Wednesday, April 27, 2011

Planetary Puzzle: Will the Circles Be Unbroken?

The Barbury Castle Crop Circle in Wiltshire July 1991
While I’m vacationing in the United Kingdom this week, I hope to spot a gigantic crop circle or two – and visit Stonehenge, if the Druids will let me. But there might be a curse, something that dates back to a particular September day in 1970 when my husband and I woke up to rain outside our cozy Salisbury bed-and-breakfast. Just a typical English drizzle, though wet enough to make the morning’s planned trip to the fabled stone circle much less enticing. Married for three weeks, Bob and I had envisioned this trek as a centerpiece of our honeymoon in Europe.

We spent thirty minutes trying to hitch a ride, but finally gave in to the lure of bus that would take us to Amesbury, a town two miles away from Stonehenge. En route, I caught glimpses of the glorious Wiltshire countryside through befogged windows. About halfway there, we noticed smoke emanating from the vehicle’s muffler. Bob promptly alerted the driver. After pulling into a breakdown lane, he left the bus with the two of us on his heels. What we discovered was not only smoke, but flames shooting from the exhaust system. He went back to summon his other passengers with polite understatement: "I’m afraid we have a serious problem. Please file out in an orderly fashion."

As we all waited by the roadside, the local fire department raced to the scene and doused the bus with water. A middle-aged woman in an apron, watching the drama from the front yard of her modest Tudor cottage, began to chat with us. When I told her of our difficulties in the attempt to reach Stonehenge, she exclaimed: “Oooo, the Druids don’t like you, luv.”

Eventually, a replacement bus arrived that reached Amesbury without incident. But the drizzle had become a steady downpour, so we didn’t want to walk the remaining two miles to the megalith. A few taxicabs that passed us were already full. Drenched and dejected after ten minutes, we pledged to either find a ride to Stonehenge or take the next bus back, whichever came first. At that moment, a bus bound for Salisbury rumbled into the town square. We obeyed destiny’s command.

The Druids, it seems, had no intention of letting us anywhere near the legendary site attributed to them, even though they probably were not the people responsible for building the impressive earthwork. The prehistoric construction crew may have been comprised of Beaker Folk, so named for their habit of burying tribal chiefs along with their favorite pottery drinking vessels. They were Bronze Age farmers and archers who brewed mead (a wine made with honey), said to be the first alcoholic beverage ever imbibed in that country. The intoxicated, albeit industrious, Beakers lived in the region in about 2500 BC. The Celts and their Druidical priesthood reportedly inhabited the area much later, around the time of Julius Caesar, until eradicated altogether in the dawn of Christianity. Our failed Stonehenge sojourn is long over, yet I continue to wonder if some ancient entities are still toying with me.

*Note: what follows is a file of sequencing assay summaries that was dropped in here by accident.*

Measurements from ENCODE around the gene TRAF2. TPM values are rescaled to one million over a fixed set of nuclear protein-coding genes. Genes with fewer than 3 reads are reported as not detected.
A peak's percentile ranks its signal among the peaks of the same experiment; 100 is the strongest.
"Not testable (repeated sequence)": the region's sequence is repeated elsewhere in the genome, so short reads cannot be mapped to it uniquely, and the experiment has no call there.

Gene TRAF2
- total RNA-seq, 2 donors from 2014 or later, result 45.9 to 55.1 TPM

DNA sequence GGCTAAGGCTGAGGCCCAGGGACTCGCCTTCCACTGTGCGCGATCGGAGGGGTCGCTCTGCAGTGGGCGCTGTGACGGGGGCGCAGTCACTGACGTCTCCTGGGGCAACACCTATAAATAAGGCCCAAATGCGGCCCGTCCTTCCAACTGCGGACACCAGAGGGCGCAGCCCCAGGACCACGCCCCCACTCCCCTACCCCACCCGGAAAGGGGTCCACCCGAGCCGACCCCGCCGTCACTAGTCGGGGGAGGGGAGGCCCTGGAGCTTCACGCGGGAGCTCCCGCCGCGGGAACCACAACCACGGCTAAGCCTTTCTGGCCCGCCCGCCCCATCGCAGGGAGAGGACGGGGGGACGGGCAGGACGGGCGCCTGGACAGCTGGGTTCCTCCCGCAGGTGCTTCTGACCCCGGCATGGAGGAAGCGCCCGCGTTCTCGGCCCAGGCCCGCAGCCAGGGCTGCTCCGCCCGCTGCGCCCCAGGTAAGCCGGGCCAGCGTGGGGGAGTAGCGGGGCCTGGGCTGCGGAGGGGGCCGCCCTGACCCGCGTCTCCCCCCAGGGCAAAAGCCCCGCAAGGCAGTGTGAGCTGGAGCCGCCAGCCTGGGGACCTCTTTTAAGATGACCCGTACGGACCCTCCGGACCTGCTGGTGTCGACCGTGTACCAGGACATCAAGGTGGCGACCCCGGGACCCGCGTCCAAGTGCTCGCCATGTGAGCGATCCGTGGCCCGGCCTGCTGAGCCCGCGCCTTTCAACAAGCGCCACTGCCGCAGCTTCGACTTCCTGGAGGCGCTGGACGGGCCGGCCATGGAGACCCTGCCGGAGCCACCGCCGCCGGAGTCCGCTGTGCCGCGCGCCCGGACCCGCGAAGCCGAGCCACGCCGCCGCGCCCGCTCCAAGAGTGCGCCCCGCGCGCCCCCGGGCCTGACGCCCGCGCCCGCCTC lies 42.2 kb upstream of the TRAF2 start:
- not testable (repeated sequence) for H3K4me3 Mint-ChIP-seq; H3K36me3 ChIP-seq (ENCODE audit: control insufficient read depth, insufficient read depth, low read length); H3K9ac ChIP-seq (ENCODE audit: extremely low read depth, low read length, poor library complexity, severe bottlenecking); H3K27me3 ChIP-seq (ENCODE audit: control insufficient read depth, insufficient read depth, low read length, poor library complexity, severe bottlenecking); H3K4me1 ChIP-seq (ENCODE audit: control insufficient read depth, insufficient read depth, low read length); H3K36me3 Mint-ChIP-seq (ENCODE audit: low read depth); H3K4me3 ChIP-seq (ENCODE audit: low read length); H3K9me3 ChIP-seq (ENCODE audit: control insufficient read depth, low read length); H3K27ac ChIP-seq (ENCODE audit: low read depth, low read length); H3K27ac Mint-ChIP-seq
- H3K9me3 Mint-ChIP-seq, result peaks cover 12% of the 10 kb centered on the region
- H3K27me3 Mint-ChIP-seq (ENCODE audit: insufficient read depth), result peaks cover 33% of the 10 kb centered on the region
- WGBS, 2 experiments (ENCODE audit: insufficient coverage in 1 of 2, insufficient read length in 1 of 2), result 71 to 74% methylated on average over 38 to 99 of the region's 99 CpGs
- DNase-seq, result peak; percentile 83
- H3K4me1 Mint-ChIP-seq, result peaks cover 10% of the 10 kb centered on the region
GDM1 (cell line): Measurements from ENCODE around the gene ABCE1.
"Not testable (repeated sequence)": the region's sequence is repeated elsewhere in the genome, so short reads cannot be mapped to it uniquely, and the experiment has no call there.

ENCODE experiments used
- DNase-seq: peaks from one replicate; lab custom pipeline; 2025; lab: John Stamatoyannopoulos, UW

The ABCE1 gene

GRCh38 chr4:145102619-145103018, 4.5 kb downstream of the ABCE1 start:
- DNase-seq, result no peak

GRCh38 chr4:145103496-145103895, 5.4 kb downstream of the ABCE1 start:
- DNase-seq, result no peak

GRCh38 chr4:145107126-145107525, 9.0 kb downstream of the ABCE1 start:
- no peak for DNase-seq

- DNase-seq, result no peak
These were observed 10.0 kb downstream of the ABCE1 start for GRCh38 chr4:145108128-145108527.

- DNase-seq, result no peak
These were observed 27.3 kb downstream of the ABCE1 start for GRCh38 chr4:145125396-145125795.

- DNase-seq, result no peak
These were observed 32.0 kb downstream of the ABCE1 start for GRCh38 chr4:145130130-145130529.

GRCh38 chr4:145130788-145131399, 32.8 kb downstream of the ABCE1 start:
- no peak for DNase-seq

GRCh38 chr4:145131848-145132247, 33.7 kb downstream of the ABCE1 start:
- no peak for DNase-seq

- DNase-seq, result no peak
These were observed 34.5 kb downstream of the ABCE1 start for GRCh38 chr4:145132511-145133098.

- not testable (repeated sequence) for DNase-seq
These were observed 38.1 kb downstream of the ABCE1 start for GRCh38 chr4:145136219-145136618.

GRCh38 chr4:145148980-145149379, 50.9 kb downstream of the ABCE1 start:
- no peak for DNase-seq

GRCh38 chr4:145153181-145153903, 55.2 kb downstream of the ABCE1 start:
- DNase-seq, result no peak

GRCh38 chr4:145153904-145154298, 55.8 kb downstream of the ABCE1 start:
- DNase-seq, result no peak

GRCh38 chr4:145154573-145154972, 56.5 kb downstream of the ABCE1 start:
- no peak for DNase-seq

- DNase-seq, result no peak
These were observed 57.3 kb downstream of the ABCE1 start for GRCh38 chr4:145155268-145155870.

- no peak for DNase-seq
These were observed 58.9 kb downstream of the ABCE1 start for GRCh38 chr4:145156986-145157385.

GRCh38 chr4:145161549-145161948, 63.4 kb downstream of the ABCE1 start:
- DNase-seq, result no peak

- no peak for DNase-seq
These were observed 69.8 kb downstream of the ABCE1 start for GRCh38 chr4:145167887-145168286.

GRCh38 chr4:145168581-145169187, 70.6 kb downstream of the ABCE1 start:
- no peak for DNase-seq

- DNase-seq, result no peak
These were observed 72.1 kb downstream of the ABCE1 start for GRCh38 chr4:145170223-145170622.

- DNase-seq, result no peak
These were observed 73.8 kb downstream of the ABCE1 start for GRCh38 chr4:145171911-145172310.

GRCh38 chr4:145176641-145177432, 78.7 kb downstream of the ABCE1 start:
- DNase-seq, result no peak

Glenn and Cameron Broughton
I should ask Cameron and Glenn Broughton about that. A bit like the intrepid investigators on The X-Files, this Vermont version of Scully and Muldaur spend every summer chasing the paranormal in England’s lush landscape of farms. They’re particularly interested in crop circles, geometric shapes that annually appear in agricultural fields, perhaps dating back to the 1600s. Although these enormous and often intricate designs can be found in many parts of the world, for some reason the terrain around Stonehenge invariably claims the greatest number. Crop-circle proliferation during a typical growing season means a hectic schedule. “We’re ready to roll if one shows up overnight,” explains Glenn. “We know by at least 9 the next morning because there’s a good networking system that sometimes includes the local police.”

The Broughtons operate Journeys with Soul (formerly called Sacred Britain), a research group that sponsors tours of relevant sites throughout the country. They mingle with fellow cereologists – named for Ceres, the Roman goddess of agriculture – to discuss the history, analyze the facts and examine the spiritual potential of the formations. Such people are more informally known as “croppies.” One expert in this field of dreams is Andy Thomas, a noted Lewes author who has studied several hundred circles during the last 20 years with a team called Southern Circular Research.